Business’s basic beef with the CPP hike is that it boosts the payroll taxes that come off their bottom lines. That places undue pressure on their operating margins at a time, they argue, when the nation and few provinces can afford to hobble the private sector’s competitiveness.

Although, dig a little deeper, and it becomes clear that the criticism is not merely situational; few businesses like payroll taxes on principle, regardless of how well they and the broader economy happen to be performing. As Canadian Chamber of Commerce President Perrin Beatty effused last week, “We strongly support any program that will allow Canadians to save toward their retirement – as long as it is done on their own terms.” (That’s another way of saying, ‘get your hands out of my members’ pockets’).

Still, the hike, itself, is fairly minor, and, as Ms. Rogers pointed out in an interview with the T-J, it could have been much worse. “To be honest with you, when I first looked at the options on the table, I was very discouraged in the beginning,” she said. “I was thinking, ‘No, in New Brunswick, we’re not going to handle this.’ But we came a long way from some of the initial proposals. I wanted to make sure we could mitigate any negative impact on the economy, on business and on individuals.”

That suggests the New Brunswick’s new finance minister may have played a central role in delaying the CPP hike rollout till 2019 and its subsequent phase-in over seven years. What’s more, under the new framework, employer and employee contributions rise by one per cent. Said Ms. Rogers: “I never want to have this presented as an aggressive enhancement. It’s very modest.”

Modest or not, it won’t stop the complaints from pouring in. Neither will it address the fundamental, structural inequities in income and wealth distribution in Canada and much of the developed world. That statistics are as clear as they are compelling: The rich really are getting richer; the poor really are getting poorer. It’s doubtful that any enhancement to the CPP would effectively address that modern conundrum.

Still, on one of Ms. Rogers’ first times at bat since becoming this province’s finance minister, she’s proving that she can handle the fastballs and even the odd hot potato of public policy.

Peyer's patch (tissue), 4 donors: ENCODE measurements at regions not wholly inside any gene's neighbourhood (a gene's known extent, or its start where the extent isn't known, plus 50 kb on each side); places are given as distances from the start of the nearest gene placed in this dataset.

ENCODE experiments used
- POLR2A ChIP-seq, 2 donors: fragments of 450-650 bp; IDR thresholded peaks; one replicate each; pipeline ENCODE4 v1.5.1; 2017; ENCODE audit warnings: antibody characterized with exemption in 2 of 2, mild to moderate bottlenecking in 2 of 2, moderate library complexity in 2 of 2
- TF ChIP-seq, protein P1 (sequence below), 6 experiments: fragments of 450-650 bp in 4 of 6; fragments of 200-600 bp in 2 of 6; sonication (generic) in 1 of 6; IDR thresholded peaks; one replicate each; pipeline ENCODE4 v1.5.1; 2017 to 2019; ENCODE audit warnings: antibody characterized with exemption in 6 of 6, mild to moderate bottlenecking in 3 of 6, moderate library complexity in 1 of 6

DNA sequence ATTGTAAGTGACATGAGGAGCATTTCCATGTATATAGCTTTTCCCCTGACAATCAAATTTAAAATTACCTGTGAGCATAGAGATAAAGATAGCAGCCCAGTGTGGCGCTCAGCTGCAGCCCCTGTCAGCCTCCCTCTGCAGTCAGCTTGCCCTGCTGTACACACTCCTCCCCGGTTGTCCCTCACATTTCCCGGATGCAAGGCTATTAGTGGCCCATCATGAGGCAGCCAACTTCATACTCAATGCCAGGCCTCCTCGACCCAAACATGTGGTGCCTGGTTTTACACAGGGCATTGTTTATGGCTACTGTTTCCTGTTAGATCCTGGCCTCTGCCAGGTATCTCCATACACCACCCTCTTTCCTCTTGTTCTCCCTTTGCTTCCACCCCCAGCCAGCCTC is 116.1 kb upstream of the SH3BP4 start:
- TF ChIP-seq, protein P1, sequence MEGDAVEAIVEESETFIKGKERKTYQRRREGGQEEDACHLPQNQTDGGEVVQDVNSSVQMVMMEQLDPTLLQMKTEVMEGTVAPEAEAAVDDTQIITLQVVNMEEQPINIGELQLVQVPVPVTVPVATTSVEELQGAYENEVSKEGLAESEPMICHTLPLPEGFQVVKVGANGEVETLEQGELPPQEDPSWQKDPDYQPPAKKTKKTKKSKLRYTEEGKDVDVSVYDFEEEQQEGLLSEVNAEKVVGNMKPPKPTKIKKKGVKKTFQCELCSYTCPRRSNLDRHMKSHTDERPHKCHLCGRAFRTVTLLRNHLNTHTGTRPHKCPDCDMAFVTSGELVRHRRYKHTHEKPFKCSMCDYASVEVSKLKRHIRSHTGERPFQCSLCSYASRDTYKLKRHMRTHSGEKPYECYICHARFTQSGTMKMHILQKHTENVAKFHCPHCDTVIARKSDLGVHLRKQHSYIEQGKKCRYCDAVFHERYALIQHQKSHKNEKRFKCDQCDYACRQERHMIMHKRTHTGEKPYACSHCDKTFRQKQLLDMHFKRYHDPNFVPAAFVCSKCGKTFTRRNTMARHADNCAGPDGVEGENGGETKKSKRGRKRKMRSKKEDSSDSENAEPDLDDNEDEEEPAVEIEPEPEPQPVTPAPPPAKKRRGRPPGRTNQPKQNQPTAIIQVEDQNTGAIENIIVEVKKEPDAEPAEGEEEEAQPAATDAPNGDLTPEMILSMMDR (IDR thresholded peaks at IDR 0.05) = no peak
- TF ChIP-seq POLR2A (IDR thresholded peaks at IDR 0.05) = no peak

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Are we all together?

Big and bigger cavemen rejoice

My brother and me 

Tragedies, such as the brutal slaying of 49 members of Orlando’s LBGTQ community (more than 50 others are recovering from their injuries in hospital), shrink the world. They remind us that, in the end, we are all members of the human family.

So it was, earlier this week, when New Brunswick Deputy Premier Stephen Horsman flew the rainbow flag over the provincial legislature at half-mast, stating, “These were needless, senseless killings. It shouldn’t happen, not in today’s world.”

So it was when Chantal Thanh Laplante, an organizer with Moncton’s River of Pride organization, declared, “We stand strongly in solidarity with the LGBTQ community in Orlando and with all the other victims and survivors of hate crimes across the world. Let’s not fight hate with hate. Let’s fight hate with love and peace because we know that in the end, love and peace will always win.”

So it was when Prince Edward Island Premier Wade MacLauchlan told the Charlottetown Guardian, “You can see it from Pride (P.E.I.) and others in the community that we respond with solidarity and pride. This is obviously a senseless act, (but) it’s also an opportunity for us to show that we stand together. It’s horrific that this gay club and these people were targeted.”

It’s not surprising, then, for many to view this particular massacre through a lens focused on broad social principles that apply to all, and not exclusively to the victims of the crime: civilization versus barbarity; freedom versus tyranny.

U.S. President Barack Obama said as much in a statement from the White House: “We know enough to say this was an act of terror and an act of hate. The FBI is appropriately investigating this as an act of terror. We will go wherever the facts lead us. . .What is clear is he was a person filled with hatred. . .This is a sobering reminder that attacks on any American, regardless of race, ethnicity, religion or sexual orientation is an attack on all of us and on the fundamental values of equality and dignity that define us as a country,” adding, “no act of hate or terror will ever change who we are or the values that make us Americans.”

He was in good company. Earlier this week, my friend and colleague Norbert Cunningham, writing in the Moncton Times & Transcript , stated, “What the Orlando attack and every other shooting of this kind has been really about is not sexuality, not religion, not race, not paranoia about pre-fab scapegoats. The target is freedom and democratic values, themselves.”

And, of course, neither gentleman is wrong.

Still, it’s important to remain clear about the specific context of any act of savagery, for that’s the only way we may truly fight the bilious violence that afflicts us and threatens our larger, shared values.

The queer, trans, black and Latino clubbers weren’t murdered because they were freedom-loving Americans. They were murdered because they were members of the LGBTQ community in a country that has not always tolerated their preferences, activities, even existence.

My younger brother – a proud, successful, gay man who lives in Los Angeles – knows first-hand the inarticulate rage that’s sometimes directed toward him. To conflate the peril he faces from some people’s attitude towards his sexual orientation with, say, that of mine – a hetero grandpop of European ancestry walking down a Halifax Street at 2 a.m. – is to trivialize the deliberate nature of hate, itself.

Pride organizers are right. We defeat hate with love every day, one-on-one, in each waking moment, before the events of Orlando become all too tragically commonplace.